The Securities and Exchange Board of India (SEBI) on Friday said billionaire Anil Ambani cannot invest in publicly-listed securities until the end of this year, and barred two of his companies from such investments until the end of 2012.
SEBI said Reliance Infrastructure and Reliance Natural Resources, which has since been merged into Reliance Power, had used money raised through overseas borrowing and foreign bonds to invest in the stock market.
The regulator said its investigations found Ambani’s Reliance Infra and Reliance Natural Resources were “responsible for misrepresenting the nature of investments in ‘yield management certificates/deposits’ and the profits and losses thereof,” in their annual reports for the years ending in March 2007, 2008 and 2009.
The regulator said it had issued “show cause” notices to the companies and the executives in June 2010.
Reliance Infra said in a statement it had voluntarily settled the matter with the regulator, with no admission or denial of guilt. It said its directors had paid the entire settlement fee of 250 million rupees ($5.5 million).
Anil Ambani, one of the formerly feuding billionaire brothers and one of the most influential businessmen in India, leads the Anil Dhirubhai Ambani Group conglomerate, some of whose companies are burdened with heavy debt loads.
Ambani’s Reliance Communications, which is India’s second-largest mobile phone carrier, alone had net debt of 291.9 billion rupees ($6.4 billion) at the end of September.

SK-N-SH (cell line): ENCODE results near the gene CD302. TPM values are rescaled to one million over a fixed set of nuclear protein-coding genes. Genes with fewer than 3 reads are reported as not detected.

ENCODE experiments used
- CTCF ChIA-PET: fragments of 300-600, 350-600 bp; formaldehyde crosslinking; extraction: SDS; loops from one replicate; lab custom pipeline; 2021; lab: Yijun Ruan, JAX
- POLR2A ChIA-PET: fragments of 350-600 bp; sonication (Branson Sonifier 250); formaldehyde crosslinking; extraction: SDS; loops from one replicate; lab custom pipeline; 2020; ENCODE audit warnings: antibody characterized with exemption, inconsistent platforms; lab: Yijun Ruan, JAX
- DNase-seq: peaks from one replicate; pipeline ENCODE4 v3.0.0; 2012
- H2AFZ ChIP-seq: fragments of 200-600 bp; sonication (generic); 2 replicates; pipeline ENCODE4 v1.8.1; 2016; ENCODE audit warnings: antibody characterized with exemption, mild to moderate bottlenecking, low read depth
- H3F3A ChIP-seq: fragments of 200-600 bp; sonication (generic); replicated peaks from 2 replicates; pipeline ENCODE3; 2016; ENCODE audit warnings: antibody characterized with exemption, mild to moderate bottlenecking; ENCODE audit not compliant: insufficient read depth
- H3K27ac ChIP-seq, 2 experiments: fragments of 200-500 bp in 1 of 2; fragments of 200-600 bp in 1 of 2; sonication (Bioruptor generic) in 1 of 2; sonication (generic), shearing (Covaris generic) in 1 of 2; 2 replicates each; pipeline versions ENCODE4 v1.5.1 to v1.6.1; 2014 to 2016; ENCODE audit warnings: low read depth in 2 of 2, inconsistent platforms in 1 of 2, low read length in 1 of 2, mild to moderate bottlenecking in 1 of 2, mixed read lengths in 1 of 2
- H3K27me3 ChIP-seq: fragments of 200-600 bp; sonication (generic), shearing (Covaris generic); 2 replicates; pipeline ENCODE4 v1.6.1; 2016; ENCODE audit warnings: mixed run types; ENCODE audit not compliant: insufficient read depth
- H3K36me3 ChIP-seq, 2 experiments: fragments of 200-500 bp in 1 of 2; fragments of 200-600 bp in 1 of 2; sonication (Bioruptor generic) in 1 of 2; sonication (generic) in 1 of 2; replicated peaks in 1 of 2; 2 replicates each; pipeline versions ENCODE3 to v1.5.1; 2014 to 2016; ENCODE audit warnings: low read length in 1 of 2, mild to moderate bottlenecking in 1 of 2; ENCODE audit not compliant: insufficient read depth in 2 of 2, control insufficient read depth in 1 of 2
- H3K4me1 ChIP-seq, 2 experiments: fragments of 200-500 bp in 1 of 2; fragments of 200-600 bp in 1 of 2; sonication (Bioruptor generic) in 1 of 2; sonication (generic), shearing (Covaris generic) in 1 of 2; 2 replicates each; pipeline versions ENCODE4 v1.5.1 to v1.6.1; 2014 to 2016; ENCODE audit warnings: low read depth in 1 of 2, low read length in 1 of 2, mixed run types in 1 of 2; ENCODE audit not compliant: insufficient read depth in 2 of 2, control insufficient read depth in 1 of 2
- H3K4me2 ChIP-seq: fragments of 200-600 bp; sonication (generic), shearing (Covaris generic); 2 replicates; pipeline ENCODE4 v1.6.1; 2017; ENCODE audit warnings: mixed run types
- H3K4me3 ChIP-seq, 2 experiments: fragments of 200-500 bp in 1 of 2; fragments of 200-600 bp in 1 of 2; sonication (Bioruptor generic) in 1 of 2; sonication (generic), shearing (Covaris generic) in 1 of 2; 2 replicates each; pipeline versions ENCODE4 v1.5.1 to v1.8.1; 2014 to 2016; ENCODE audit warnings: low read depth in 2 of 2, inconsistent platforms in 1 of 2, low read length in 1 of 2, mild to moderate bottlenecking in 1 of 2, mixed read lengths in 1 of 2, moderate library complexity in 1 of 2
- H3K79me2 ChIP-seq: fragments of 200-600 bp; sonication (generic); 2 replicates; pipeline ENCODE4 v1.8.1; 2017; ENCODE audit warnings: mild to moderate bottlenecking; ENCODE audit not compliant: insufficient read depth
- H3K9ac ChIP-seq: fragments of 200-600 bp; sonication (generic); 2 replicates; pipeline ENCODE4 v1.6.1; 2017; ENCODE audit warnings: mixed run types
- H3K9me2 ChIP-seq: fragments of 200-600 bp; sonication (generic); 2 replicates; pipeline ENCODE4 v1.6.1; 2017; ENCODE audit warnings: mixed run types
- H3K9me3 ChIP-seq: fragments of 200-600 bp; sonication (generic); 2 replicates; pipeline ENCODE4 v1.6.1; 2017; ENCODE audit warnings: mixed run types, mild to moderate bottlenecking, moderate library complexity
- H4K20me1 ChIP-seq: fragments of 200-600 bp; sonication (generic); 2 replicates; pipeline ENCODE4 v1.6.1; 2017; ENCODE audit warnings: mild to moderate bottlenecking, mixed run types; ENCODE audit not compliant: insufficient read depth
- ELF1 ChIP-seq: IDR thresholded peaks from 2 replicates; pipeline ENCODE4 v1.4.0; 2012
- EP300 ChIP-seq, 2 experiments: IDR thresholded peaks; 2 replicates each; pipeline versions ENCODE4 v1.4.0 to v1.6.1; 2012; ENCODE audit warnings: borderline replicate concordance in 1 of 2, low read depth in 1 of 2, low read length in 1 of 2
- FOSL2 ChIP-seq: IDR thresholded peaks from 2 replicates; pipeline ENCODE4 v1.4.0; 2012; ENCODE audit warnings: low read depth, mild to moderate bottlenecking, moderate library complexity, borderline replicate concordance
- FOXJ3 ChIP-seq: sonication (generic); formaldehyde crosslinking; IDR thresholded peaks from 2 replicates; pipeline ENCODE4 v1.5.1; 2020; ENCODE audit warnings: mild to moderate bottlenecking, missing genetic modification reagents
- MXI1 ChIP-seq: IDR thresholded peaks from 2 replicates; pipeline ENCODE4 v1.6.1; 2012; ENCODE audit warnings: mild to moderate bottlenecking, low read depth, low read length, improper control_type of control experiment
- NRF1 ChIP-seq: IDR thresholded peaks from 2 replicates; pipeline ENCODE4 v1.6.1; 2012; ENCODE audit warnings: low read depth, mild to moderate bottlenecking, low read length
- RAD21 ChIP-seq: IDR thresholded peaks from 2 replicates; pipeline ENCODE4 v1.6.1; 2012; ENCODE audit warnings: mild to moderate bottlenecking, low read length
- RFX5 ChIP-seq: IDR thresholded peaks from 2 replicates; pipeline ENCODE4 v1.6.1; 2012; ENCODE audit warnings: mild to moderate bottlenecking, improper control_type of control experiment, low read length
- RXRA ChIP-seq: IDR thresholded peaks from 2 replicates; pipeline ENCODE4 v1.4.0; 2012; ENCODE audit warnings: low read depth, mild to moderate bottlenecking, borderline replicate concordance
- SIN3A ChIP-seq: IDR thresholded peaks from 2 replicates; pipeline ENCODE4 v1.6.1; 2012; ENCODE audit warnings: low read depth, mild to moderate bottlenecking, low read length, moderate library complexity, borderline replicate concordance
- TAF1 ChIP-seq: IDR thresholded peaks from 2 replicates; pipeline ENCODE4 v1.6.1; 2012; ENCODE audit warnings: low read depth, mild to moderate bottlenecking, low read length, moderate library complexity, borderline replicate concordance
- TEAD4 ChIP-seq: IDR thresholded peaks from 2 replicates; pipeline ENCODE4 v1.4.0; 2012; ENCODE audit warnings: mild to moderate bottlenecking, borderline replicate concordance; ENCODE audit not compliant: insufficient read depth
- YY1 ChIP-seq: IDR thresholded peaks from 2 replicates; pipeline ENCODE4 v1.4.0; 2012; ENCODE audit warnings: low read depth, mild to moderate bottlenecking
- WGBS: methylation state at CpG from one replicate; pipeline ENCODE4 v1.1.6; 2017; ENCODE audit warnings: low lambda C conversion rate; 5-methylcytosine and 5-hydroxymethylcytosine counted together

Ambani, ranked as the world’s 36th richest man by Forbes in 2010, failed in efforts last year to raise funds for the telecom company by selling a 26% stake and merging its tower arm with a rival.
“I don’t think there will be any financial impact, since they have not been barred from the primary market,” said Neeraj Dewan, director at Quantum Securities, adding there would be a “sentiment setback” on the companies in the short term.
“If they need to raise funds, it should not be a problem, they can raise it from the primary market,” he said.
SEBI said four other directors in Reliance Infrastructure were also barred from stock investments until December.
A Reliance Infra statement adds: “Voluntary decision to not make investments in listed securities in secondary market (till next year by Company, and this year by Directors) is to conserve resources for investment in own substantial projects, and will not impact growth prospects in any manner. This does not apply to investment in mutual funds, primary issuances, buyback and open offers.”
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